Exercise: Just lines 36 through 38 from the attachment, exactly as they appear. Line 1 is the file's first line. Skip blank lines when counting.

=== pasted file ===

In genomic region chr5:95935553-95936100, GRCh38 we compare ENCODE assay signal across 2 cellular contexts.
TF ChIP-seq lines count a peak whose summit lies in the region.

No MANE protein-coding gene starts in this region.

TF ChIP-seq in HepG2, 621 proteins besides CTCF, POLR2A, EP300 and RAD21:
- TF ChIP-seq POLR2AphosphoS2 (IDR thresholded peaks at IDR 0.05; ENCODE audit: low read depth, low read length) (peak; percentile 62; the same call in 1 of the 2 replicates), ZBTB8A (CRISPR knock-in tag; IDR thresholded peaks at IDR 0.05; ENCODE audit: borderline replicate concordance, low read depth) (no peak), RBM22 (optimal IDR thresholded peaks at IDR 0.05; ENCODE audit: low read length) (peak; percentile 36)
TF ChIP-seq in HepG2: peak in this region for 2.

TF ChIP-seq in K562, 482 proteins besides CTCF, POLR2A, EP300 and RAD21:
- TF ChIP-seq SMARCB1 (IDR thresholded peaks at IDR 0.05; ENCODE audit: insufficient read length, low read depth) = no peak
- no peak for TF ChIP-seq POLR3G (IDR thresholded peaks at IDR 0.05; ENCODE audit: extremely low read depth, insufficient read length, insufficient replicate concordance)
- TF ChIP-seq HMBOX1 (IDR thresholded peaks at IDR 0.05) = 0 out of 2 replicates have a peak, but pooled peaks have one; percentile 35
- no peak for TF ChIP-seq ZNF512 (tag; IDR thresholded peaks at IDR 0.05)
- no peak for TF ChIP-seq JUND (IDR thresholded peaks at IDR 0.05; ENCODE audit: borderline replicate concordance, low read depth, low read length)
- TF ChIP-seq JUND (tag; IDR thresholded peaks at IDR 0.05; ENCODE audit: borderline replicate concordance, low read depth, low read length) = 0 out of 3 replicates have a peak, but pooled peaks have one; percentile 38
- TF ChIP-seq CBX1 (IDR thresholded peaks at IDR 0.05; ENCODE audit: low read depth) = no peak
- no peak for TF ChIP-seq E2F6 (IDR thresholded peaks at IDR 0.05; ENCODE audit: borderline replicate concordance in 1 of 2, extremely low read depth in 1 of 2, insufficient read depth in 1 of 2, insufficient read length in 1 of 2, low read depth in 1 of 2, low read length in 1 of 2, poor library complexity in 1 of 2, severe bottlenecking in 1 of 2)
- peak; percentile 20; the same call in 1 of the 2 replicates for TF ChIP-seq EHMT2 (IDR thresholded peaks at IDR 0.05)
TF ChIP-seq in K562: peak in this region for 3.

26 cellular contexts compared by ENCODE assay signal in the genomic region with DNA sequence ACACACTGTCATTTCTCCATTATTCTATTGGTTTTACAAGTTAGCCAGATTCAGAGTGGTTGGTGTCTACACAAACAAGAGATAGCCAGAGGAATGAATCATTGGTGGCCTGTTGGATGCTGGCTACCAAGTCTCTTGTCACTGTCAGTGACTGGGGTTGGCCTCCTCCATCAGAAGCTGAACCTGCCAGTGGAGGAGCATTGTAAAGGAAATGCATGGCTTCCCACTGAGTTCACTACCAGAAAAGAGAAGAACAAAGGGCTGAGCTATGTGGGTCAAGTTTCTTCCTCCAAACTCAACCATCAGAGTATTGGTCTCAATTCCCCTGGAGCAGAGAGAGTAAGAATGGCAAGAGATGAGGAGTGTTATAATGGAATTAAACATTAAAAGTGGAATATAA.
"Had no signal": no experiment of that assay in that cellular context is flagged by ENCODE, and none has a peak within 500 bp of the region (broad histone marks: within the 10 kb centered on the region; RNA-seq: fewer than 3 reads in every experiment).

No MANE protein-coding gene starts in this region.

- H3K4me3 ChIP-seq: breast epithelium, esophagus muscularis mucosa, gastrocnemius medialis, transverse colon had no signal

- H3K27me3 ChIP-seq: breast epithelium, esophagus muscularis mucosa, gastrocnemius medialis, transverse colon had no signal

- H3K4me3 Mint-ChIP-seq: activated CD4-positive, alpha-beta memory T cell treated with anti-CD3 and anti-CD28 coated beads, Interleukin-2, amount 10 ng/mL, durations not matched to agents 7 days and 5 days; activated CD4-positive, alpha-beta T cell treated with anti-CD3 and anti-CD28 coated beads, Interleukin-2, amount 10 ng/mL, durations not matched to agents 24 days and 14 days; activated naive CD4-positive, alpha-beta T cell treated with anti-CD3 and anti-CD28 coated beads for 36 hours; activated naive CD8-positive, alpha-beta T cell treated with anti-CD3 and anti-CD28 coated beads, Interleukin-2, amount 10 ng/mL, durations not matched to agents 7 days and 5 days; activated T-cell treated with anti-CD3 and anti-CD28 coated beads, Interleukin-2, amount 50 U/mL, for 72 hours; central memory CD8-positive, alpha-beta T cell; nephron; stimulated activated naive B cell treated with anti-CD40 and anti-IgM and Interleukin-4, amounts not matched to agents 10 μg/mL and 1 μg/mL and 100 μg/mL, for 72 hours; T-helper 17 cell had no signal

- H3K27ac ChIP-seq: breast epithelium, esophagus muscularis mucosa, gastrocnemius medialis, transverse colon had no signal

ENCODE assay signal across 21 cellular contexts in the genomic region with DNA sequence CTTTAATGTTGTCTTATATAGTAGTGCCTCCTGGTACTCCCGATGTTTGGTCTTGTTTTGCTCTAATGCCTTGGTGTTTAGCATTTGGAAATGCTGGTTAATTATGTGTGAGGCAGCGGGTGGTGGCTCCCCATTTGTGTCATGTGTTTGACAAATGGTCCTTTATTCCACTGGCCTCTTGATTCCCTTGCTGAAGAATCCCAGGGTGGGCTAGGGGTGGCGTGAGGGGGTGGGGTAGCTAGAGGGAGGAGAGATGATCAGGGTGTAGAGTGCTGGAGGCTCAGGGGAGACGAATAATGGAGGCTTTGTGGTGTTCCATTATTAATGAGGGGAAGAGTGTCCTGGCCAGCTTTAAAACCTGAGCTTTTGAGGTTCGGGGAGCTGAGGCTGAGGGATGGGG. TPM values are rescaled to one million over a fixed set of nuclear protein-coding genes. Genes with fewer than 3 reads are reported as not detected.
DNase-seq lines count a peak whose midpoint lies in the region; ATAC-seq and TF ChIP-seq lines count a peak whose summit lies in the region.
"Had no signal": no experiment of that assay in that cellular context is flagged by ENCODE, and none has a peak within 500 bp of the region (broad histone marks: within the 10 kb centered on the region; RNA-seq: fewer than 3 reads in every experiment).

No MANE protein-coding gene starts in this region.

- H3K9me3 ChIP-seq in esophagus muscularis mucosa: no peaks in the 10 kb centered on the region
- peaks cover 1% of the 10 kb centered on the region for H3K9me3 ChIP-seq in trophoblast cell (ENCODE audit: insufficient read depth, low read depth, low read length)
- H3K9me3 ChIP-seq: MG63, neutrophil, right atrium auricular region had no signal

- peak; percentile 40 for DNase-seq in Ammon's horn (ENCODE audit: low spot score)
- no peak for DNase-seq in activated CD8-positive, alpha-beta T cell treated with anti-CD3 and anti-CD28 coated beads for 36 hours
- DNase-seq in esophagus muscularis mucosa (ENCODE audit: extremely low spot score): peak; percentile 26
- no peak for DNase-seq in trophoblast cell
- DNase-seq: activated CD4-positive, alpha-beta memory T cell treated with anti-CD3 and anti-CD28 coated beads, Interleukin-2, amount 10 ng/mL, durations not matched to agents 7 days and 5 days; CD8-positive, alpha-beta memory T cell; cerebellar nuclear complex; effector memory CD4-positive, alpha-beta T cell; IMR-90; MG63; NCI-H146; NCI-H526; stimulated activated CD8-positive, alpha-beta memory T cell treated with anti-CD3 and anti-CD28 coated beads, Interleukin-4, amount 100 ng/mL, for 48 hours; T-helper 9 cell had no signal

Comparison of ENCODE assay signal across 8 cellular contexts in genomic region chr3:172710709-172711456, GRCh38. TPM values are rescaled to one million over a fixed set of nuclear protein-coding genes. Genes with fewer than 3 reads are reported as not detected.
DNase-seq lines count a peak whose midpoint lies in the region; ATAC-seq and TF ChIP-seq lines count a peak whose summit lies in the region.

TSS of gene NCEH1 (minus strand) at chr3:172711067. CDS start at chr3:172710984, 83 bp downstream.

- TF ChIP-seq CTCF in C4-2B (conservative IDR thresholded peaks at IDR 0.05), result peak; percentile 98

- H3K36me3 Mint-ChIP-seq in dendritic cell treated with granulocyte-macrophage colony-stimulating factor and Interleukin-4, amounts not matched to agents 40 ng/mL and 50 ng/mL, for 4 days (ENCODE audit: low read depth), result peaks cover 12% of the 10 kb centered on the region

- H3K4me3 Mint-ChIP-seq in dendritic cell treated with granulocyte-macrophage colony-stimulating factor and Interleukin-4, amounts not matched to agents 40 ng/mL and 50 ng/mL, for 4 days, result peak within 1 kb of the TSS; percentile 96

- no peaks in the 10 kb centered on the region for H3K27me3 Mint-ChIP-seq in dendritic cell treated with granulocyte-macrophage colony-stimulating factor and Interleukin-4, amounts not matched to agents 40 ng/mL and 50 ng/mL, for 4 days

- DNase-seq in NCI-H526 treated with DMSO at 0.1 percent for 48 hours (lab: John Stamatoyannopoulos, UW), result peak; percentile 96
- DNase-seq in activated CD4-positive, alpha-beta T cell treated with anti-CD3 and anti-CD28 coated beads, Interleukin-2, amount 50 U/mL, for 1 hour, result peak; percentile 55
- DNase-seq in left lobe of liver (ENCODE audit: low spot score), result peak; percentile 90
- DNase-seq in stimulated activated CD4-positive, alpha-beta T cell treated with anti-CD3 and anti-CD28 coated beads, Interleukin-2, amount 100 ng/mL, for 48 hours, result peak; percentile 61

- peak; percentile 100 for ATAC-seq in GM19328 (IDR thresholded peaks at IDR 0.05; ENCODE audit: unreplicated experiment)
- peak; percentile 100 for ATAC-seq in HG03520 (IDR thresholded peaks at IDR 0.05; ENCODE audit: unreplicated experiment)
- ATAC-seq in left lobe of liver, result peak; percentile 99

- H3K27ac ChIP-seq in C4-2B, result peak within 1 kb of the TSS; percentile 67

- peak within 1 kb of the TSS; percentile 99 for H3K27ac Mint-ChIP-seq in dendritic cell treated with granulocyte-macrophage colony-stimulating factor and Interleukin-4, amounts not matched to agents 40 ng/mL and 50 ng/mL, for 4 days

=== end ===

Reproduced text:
- DNase-seq: activated CD4-positive, alpha-beta memory T cell treated with anti-CD3 and anti-CD28 coated beads, Interleukin-2, amount 10 ng/mL, durations not matched to agents 7 days and 5 days; CD8-positive, alpha-beta memory T cell; cerebellar nuclear complex; effector memory CD4-positive, alpha-beta T cell; IMR-90; MG63; NCI-H146; NCI-H526; stimulated activated CD8-positive, alpha-beta memory T cell treated with anti-CD3 and anti-CD28 coated beads, Interleukin-4, amount 100 ng/mL, for 48 hours; T-helper 9 cell had no signal

Comparison of ENCODE assay signal across 8 cellular contexts in genomic region chr3:172710709-172711456, GRCh38. TPM values are rescaled to one million over a fixed set of nuclear protein-coding genes. Genes with fewer than 3 reads are reported as not detected.
DNase-seq lines count a peak whose midpoint lies in the region; ATAC-seq and TF ChIP-seq lines count a peak whose summit lies in the region.